FERG Shares Fall -3.0% Today -- Is This an Opportunity or Value Trap?

Industrial Distribution company Ferguson is taking Wall Street by surprise today, falling to $151.56 and marking a -3.0% change compared to the S&P 500, which moved -1.0%.

FERG currently sits within range of its analyst target price of $154.97, which implies that its price may remain stable for the near future.

Ferguson plc distributes plumbing and heating products in the United States and Canada. The company belongs to the industrials sector, which generally includes cyclical companies -- with the exception of conglomerates whose business may span several industries. Cyclical companies experience higher sales during periods of economic expanision, and worsening outlooks during recessions.

Ferguson's trailing 12 month P/E ratio is 16.8, based on its trailing EPS of $9.0. The company has a forward P/E ratio of 16.5 according to its forward EPS of $9.2 -- which is an estimate of what its earnings will look like in the next quarter. As of the first quarter of 2023, the average Price to Earnings (P/E) ratio for US industrials companies is 20.49, and the S&P 500 has an average of 15.97. The P/E ratio consists in the stock's share price divided by its earnings per share (EPS), representing how much investors are willing to spend for each dollar of the company's earnings. Earnings are the company's revenues minus the cost of goods sold, overhead, and taxes.

One limitation P/E ratios is that they don't tell us to what extent future growth expectations are priced into Ferguson market valuation. For example, a company with a low P/E ratio may not actually be a good value if it has little growth potential. On the other hand, it's possible for companies with high P/E ratios to be fairly valued in terms of their growth expectations.

Dividing Ferguson's P/E ratio by its projected 5 year earnings growth rate gives us its Price to Earnings Growth (PEG) ratio of -3.25. Since it's negative, either the company's current P/E ratio or its growth rate is negative -- neither of which is a good sign.

To understand a company's long term business prospects, we must consider its gross profit margins, which is the ratio of its gross profits to its revenues. A wider gross profit margin indicates that a company may have a competitive advantage, as it is free to keep its product prices high relative to their cost. After looking at its annual reports, we obtained the following information on FERG's margins:

Date Reported Revenue ($ k) Cost of Revenue ($ k) Gross Margins (%) YoY Growth (%)
2022-07-31 28,566,000 19,810,000 30.65 0.1
2021-07-31 22,792,000 15,812,000 30.62 4.04
2020-07-31 21,819,000 15,398,000 29.43 0.31
2019-07-31 22,010,000 15,552,000 29.34 n/a
  • Average gross margin: 30.0 %
  • Average gross margin growth rate: 1.1 %
  • Coefficient of variability (higher numbers indicating more instability): 2.4 %

Ferguson's gross margins indicate that its underlying business is viable, and that the stock is potentially worthy for investment -- as opposed to speculative -- purposes.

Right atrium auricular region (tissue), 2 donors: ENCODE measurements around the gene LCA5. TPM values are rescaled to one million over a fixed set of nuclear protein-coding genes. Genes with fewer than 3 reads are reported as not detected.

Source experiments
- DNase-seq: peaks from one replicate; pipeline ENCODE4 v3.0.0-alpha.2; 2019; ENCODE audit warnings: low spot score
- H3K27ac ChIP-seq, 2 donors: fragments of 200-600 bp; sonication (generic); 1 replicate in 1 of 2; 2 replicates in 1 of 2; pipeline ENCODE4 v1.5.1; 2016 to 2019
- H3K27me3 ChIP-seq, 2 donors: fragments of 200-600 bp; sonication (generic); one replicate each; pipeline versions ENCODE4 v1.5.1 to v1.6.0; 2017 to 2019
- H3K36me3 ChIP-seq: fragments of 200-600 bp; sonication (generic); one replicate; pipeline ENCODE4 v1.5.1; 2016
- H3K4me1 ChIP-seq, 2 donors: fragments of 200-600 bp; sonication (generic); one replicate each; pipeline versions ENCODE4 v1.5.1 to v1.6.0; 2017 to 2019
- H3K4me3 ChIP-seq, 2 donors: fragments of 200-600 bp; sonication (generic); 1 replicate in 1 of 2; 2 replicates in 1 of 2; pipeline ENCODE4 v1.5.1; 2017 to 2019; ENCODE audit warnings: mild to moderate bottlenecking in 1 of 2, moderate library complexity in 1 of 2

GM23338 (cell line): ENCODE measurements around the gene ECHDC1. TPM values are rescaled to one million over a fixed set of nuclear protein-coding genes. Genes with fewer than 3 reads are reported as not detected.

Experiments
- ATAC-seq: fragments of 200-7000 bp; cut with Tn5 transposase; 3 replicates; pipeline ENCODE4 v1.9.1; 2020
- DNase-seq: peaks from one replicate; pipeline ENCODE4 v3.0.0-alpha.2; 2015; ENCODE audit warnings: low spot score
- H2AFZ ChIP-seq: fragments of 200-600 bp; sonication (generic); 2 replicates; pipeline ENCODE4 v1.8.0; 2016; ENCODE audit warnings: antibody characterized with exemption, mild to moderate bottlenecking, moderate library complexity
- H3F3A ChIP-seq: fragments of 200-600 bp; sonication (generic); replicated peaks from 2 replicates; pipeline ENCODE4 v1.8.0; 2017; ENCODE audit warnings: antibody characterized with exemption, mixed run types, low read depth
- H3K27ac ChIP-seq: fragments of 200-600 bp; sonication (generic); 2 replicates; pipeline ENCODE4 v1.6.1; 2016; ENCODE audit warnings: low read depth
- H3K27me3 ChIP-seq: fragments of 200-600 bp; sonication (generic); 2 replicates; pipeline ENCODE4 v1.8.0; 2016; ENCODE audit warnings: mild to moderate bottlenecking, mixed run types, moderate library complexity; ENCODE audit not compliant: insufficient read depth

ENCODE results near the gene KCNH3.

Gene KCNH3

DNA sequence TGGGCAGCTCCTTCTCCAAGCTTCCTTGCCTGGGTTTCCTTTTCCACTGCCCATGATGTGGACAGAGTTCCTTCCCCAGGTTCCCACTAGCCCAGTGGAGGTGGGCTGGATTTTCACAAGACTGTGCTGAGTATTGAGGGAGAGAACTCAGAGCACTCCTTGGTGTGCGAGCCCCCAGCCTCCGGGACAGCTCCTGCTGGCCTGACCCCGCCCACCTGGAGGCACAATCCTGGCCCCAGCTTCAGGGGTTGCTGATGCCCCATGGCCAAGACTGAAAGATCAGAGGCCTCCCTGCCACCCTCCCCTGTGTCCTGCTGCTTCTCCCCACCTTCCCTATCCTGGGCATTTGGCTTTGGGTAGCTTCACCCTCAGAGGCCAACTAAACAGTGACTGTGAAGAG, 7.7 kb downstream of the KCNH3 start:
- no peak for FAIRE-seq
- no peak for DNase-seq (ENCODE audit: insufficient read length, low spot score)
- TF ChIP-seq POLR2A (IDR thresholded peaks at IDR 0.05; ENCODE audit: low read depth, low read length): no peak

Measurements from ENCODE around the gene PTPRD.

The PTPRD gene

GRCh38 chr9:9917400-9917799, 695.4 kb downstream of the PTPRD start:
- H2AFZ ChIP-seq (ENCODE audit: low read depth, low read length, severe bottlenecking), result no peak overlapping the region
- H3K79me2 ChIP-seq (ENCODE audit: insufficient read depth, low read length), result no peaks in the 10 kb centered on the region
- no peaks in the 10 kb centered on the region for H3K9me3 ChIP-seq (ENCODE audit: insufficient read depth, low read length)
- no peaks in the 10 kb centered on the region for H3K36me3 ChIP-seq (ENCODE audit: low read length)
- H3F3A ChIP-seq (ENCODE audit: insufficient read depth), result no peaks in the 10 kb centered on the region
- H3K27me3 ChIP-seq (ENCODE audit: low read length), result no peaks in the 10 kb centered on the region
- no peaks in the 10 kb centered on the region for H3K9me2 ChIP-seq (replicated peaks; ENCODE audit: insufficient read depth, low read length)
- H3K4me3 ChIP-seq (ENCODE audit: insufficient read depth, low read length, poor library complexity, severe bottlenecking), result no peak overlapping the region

To deepen our understanding of the company's finances, we should study the effect of its depreciation and capital expenditures on the company's bottom line. We can see the effect of these additional factors in Ferguson's free cash flow, which was $859.0 Million as of its most recent annual report. This represents the amount of money that is available for reinvesting in the business, or for paying out to investors in the form of a dividend. With its strong cash flows, FERG is in a position to do either -- which can encourage more investors to place their capital in the company. Over the last four years, the company's free cash flow has been growing at a rate of -0.4% and has on average been $1.15 Billion.

Another valuation metric for analyzing a stock is its Price to Book (P/B) Ratio, which consists in its share price divided by its book value per share. The book value refers to the present liquidation value of the company, as if it sold all of its assets and paid off all debts). Ferguson's P/B ratio is 6.57 -- in other words, the market value of the company exceeds its book value by a factor of more than 6, so the company's assets may be overvalued compared to the average P/B ratio of the Industrials sector, which stands at 3.78 as of the first quarter of 2023.

Since it has an average P/E ratio, an elevated P/B ratio, and consistent free cash flow with a flat trend, Ferguson is likely overvalued at today's prices. The company has strong growth indicators because of an above average PEG ratio and average operating margins with a positive growth rate. We hope you enjoyed this overview of FERG's fundamentals. Be sure to check the numbers for yourself, especially focusing on their trends over the last few years.

The above analysis is intended for educational purposes only and was performed on the basis of publicly available data. It is not to be construed as a recommendation to buy or sell any security. Any buy, sell, or other recommendations mentioned in the article are direct quotations of consensus recommendations from the analysts covering the stock, and do not represent the opinions of Market Inference or its writers. Past performance, accounting data, and inferences about market position and corporate valuation are not reliable indicators of future price movements. Market Inference does not provide financial advice. Investors should conduct their own review and analysis of any company of interest before making an investment decision.